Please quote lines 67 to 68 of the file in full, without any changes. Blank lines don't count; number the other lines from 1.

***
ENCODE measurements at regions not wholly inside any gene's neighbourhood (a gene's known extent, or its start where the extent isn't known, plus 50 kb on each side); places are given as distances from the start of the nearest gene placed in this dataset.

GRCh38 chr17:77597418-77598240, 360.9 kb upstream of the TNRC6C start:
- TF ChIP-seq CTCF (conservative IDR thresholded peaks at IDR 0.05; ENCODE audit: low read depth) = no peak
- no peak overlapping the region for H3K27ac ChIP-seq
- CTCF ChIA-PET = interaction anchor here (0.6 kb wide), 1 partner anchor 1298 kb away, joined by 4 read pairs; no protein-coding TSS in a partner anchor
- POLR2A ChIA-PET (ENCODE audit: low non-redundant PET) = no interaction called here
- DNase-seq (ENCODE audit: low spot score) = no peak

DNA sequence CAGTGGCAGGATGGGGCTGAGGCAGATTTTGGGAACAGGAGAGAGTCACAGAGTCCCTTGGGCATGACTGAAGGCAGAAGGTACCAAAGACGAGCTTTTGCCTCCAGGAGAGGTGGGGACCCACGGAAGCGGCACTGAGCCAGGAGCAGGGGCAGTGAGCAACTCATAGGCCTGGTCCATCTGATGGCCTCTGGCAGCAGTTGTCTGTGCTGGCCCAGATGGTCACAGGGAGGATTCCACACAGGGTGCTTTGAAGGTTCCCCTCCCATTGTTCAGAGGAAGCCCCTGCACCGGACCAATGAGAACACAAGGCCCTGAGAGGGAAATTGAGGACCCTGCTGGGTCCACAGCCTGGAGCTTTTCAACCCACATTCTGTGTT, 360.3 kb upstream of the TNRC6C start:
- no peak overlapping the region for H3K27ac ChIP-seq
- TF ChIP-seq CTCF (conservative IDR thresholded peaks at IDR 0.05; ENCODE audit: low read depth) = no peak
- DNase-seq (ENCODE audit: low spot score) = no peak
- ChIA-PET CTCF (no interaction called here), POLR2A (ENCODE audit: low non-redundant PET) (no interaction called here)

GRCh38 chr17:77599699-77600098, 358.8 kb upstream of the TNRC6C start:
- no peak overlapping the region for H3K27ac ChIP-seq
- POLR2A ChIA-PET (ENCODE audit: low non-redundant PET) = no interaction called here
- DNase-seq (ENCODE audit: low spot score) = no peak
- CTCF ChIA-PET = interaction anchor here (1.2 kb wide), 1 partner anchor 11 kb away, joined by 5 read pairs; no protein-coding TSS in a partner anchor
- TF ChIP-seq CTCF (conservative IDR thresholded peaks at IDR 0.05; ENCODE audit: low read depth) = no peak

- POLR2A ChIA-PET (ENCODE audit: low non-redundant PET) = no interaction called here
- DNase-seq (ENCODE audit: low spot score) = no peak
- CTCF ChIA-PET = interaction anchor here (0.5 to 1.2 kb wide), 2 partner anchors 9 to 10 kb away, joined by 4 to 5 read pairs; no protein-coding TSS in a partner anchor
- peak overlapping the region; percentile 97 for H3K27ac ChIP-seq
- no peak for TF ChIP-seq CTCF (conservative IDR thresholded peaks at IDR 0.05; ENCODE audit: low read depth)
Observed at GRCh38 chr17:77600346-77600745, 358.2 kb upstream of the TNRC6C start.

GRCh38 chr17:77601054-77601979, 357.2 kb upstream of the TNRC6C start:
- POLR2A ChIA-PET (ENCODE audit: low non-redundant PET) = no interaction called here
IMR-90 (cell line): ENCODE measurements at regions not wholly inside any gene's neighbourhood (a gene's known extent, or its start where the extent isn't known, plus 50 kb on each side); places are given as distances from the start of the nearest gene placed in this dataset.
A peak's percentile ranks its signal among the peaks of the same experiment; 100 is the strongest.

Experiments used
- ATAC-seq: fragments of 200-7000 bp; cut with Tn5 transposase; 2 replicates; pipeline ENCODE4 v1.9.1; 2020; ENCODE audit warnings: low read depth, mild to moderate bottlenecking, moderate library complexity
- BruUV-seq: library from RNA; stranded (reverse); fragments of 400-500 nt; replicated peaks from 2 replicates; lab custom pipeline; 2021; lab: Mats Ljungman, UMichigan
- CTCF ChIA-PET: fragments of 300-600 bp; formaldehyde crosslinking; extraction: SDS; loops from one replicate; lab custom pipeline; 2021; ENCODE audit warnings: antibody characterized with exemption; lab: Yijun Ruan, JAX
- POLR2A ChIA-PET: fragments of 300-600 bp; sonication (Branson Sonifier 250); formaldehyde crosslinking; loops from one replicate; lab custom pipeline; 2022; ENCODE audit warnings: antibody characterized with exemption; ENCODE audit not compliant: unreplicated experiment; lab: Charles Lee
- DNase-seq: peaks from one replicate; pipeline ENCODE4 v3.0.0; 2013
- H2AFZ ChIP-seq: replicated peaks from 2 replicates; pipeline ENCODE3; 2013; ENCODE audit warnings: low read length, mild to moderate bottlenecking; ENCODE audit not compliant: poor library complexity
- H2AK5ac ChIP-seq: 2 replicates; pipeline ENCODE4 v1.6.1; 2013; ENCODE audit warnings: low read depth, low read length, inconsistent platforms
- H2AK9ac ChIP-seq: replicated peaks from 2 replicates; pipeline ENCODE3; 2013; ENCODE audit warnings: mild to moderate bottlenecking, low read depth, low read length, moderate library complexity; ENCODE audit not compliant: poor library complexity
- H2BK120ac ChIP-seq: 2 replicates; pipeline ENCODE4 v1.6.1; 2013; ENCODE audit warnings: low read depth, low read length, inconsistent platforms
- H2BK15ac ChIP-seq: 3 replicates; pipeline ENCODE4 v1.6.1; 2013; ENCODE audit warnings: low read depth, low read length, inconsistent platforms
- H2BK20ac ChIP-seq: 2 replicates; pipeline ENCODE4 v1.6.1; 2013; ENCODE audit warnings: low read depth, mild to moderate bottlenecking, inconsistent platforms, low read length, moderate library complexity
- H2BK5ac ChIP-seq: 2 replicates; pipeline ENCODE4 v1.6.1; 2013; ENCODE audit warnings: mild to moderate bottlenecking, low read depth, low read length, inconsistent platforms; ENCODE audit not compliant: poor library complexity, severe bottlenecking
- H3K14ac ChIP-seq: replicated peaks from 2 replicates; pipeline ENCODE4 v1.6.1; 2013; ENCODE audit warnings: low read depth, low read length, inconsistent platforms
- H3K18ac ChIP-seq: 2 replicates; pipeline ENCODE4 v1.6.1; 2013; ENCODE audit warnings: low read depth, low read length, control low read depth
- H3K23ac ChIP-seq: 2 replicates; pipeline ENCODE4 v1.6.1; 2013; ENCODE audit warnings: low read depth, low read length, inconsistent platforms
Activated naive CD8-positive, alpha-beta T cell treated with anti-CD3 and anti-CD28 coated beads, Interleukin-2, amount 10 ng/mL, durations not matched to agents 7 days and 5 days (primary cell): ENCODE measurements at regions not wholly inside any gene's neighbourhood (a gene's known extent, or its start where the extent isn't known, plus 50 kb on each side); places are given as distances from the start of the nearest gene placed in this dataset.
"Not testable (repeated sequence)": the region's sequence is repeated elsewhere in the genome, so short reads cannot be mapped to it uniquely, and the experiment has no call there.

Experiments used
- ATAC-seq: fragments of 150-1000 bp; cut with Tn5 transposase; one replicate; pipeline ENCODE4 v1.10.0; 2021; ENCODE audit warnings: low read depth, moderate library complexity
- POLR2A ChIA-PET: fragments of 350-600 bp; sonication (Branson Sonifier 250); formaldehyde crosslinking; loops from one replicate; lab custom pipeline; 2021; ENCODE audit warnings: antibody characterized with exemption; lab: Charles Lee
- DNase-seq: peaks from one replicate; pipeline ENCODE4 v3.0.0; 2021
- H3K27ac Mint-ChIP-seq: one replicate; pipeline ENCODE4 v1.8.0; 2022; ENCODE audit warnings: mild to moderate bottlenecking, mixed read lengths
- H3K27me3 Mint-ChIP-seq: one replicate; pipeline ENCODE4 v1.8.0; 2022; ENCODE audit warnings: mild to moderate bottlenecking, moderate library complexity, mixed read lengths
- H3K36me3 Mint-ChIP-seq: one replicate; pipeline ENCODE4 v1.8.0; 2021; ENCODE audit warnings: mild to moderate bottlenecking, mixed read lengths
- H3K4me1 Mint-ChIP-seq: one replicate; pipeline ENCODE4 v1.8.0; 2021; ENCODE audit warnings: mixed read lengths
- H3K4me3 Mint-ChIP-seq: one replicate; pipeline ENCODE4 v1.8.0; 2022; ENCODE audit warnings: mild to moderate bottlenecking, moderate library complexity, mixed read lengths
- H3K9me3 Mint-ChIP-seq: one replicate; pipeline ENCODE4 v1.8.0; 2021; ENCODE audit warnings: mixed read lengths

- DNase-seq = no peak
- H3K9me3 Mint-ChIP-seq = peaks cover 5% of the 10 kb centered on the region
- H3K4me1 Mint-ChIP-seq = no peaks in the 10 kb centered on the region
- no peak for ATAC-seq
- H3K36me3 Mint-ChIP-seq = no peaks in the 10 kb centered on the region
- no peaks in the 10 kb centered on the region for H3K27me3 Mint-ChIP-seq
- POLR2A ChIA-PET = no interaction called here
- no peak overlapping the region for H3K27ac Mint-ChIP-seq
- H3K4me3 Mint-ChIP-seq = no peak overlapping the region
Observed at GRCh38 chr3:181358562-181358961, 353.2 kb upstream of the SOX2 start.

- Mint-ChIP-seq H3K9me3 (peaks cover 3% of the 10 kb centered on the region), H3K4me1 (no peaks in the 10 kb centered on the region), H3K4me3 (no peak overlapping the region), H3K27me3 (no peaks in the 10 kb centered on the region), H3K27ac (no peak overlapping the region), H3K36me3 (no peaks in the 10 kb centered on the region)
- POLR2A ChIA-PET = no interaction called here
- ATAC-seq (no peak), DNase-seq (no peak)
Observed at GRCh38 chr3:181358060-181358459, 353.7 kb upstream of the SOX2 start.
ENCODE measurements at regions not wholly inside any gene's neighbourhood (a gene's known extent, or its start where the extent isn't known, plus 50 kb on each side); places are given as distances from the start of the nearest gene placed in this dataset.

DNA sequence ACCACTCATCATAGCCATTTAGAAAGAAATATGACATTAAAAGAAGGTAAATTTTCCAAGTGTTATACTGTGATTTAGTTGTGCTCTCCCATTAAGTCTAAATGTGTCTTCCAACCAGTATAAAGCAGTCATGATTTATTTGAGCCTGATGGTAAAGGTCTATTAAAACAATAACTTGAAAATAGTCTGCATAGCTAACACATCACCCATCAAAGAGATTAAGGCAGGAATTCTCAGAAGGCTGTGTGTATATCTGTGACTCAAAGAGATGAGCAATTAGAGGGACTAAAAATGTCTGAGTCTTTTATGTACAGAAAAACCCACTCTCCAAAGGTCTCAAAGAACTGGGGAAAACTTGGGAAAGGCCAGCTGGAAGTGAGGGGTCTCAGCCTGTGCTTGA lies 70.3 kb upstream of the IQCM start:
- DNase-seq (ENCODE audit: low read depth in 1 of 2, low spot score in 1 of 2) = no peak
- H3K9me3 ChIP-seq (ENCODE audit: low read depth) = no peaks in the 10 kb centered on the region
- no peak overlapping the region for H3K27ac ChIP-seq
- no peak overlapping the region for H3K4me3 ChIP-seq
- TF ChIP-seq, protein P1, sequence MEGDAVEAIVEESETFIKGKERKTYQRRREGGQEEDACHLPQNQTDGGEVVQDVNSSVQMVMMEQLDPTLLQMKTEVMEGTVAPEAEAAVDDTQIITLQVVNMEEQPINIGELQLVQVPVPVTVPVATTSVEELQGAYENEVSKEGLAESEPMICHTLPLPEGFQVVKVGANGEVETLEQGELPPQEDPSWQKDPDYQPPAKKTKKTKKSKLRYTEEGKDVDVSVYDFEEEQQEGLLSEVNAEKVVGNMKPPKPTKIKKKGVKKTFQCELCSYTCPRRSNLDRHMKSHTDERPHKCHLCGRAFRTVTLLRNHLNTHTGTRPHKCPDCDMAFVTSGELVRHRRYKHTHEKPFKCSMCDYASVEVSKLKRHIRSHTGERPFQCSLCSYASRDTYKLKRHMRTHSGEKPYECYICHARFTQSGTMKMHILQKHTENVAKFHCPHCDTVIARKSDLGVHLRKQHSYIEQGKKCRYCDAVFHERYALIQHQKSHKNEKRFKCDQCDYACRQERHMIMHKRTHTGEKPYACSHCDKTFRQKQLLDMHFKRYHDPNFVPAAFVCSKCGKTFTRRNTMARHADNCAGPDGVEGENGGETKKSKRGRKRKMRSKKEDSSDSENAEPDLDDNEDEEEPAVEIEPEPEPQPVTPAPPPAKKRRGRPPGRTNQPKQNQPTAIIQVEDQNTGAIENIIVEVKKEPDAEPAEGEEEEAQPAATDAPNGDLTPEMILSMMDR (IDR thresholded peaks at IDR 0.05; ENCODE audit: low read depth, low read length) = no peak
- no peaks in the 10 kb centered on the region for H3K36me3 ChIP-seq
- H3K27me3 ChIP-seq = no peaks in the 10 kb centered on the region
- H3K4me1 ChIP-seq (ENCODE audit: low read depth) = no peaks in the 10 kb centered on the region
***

- Mint-ChIP-seq H3K9me3 (peaks cover 3% of the 10 kb centered on the region), H3K4me1 (no peaks in the 10 kb centered on the region), H3K4me3 (no peak overlapping the region), H3K27me3 (no peaks in the 10 kb centered on the region), H3K27ac (no peak overlapping the region), H3K36me3 (no peaks in the 10 kb centered on the region)
- POLR2A ChIA-PET = no interaction called here